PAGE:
If there were favorites going into the jump-off, it had to be Nayel Nassar and Richard Spooner. Riding a short jumper course, there is no one better than Richard. Also, as the defending champion in the jump-off, winning back-to-back carries plenty of motivation and incentive. Nayel, simply, he was riding hot, having won the three World Cup qualifiers coming into Las Vegas (Sacramento, Del Mar, and Thermal). He was riding well here too. Richard dropped a top rail trying a slice on fence 3, the next to last fence on the jump-off course. Nayel, riding last, was riding behind Richard’s time. Crossing fence 3, Nayel slightly rubbed the top rail. Rather than falling, the top rail bounced in place. Another win for Nayel, and second for the day.

Elizabeth finished 7th, Deborah 10th and Tara 11th.

A respectable finish by any measure.

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Side Notes

Deborah spent the night with Comet after his injury, fearing the worst as he slept. A few of the other riders dropped by to check on the both of them, which was very kind of them. Having the hardest moment, though, were Francie and Ali Nilforshun. Francie, on board Clarinius, the 12 year old gelding collapsed and passed away in the exit area shortly after completing the course. They were having a very good meet. Tara knows this feeling all too well herself about losing a horse in competition. It is believed Clarinius died from a heart seizure.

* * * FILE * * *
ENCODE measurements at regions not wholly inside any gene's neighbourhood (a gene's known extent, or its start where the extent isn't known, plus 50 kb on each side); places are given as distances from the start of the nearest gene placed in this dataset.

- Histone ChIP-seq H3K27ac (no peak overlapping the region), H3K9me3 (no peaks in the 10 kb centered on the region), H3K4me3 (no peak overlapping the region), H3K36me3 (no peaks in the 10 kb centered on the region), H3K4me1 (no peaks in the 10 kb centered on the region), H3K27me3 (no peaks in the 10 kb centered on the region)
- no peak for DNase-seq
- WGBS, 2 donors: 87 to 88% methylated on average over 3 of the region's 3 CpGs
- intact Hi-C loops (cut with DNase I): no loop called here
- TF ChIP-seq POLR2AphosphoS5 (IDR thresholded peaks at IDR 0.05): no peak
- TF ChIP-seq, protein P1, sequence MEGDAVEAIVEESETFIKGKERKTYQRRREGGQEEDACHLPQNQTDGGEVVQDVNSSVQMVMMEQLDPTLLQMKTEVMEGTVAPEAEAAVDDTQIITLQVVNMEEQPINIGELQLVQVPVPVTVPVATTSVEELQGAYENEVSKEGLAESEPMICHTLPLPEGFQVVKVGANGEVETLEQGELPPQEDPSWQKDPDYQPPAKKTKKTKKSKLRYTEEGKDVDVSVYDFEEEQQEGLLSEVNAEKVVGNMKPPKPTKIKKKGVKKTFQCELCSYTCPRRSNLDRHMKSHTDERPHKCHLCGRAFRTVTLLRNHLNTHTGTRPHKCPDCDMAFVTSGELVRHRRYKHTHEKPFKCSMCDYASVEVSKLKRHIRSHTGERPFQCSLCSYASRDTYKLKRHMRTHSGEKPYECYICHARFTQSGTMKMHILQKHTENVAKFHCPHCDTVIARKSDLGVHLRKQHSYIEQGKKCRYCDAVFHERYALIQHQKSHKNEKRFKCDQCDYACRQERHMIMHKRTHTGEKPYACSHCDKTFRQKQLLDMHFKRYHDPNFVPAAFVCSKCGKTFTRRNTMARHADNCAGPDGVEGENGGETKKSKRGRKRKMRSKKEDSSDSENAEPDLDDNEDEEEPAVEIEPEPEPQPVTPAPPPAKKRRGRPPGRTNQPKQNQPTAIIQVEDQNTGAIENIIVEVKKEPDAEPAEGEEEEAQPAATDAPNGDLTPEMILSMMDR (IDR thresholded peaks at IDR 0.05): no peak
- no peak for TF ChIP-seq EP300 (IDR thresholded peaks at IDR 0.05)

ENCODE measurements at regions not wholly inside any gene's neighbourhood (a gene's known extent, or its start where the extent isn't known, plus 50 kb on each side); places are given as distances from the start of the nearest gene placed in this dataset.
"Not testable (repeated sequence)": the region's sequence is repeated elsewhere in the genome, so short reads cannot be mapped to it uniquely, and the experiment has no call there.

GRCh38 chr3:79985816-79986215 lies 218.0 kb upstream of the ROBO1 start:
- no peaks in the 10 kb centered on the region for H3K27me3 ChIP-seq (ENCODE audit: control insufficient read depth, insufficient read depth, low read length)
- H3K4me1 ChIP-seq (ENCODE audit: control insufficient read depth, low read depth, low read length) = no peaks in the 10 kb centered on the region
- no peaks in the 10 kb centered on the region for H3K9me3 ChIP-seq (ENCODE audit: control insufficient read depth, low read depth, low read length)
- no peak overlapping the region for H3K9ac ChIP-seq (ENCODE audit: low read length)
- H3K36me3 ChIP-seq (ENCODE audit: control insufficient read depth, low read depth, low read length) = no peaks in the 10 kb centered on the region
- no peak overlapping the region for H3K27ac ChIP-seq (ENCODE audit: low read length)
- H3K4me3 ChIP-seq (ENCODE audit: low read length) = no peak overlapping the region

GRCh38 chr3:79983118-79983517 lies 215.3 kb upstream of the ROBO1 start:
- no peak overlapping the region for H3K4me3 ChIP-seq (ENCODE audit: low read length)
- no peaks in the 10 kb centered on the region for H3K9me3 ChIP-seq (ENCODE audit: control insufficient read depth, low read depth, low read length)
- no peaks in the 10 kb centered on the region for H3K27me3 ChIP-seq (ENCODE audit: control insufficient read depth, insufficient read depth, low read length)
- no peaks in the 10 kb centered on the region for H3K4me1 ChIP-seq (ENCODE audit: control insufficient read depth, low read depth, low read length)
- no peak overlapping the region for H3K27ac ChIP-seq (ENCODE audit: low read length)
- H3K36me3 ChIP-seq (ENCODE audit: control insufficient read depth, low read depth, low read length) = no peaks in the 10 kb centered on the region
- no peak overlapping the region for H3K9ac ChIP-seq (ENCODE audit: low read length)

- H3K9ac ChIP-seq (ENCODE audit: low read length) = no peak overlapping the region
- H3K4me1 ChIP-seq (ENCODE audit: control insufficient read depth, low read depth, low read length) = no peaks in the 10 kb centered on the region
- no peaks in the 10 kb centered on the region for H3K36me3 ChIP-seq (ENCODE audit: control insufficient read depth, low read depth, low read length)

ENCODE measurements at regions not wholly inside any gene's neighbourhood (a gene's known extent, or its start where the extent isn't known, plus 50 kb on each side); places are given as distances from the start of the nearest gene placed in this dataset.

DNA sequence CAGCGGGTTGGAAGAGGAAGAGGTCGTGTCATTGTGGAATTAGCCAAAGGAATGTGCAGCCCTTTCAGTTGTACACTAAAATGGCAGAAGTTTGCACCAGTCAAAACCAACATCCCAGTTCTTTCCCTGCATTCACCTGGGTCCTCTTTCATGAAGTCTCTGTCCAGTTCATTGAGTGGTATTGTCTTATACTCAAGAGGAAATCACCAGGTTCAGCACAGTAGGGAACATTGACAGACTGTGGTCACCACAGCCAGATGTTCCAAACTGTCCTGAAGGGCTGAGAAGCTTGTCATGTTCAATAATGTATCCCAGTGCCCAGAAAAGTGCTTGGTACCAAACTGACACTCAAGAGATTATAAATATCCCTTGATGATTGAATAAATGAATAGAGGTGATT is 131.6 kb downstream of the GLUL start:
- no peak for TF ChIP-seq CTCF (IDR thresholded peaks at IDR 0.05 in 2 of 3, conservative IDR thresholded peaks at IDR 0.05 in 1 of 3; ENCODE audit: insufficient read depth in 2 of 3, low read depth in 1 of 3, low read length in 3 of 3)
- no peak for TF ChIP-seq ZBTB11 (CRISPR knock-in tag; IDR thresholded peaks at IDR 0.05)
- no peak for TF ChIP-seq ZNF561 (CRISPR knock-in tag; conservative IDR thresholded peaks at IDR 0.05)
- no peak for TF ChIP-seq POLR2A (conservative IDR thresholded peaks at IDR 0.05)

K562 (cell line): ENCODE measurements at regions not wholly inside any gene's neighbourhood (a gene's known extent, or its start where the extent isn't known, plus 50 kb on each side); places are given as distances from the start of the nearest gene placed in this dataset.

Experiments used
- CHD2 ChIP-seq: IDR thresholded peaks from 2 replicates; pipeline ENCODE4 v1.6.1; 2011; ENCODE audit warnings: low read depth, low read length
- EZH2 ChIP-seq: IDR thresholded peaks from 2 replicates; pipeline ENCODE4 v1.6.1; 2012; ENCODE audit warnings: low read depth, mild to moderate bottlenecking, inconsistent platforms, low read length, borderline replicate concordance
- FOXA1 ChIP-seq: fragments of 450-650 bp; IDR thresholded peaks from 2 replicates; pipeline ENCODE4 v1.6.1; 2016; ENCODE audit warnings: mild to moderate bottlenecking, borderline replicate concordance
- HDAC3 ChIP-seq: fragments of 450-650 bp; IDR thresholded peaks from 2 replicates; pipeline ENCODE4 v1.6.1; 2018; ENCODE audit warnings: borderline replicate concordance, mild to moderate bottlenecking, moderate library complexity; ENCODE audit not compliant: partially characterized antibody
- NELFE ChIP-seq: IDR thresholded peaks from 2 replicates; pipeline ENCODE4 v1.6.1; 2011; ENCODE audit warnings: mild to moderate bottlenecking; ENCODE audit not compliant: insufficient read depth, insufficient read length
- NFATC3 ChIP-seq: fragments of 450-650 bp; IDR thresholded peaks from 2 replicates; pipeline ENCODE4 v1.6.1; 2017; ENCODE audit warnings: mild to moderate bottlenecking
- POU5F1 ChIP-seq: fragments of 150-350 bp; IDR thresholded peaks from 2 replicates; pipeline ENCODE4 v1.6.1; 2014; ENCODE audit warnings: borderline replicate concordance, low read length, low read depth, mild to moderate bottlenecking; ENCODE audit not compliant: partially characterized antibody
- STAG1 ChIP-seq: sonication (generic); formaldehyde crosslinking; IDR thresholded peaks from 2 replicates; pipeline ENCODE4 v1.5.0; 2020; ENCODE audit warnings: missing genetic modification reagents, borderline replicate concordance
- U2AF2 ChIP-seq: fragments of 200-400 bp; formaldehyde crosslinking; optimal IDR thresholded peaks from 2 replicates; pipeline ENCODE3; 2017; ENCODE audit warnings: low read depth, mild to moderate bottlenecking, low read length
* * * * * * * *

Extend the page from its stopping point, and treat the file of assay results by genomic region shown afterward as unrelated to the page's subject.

In the morning, Comet was airlifted by FedEx to Colorado, accompanied by Deborah. Met at the FedEx terminal, at Denver International Airport, by Mark and Trish, and Andrea, Comet was transported to the veterinary hospital at Colorado State University in Fort Collins for further evaluation. Dr. Kennerly, our horse veterinarian, met them to perform the more extensive orthopedic evaluation. The ligament in his front left leg, near the knee, was sprained. If not for his physical strength, Comet likely would have broken down. And, the outcome could have been very different.

Since then, Comet has recovered nicely. His extended rehabilitation and training program is nearly complete. Comet is scheduled to return to competition in June. Until Comet’s return, Captain Andrew Evan Stedman is Deborah’s #1 while five year old Odyssey continues with his qualification program.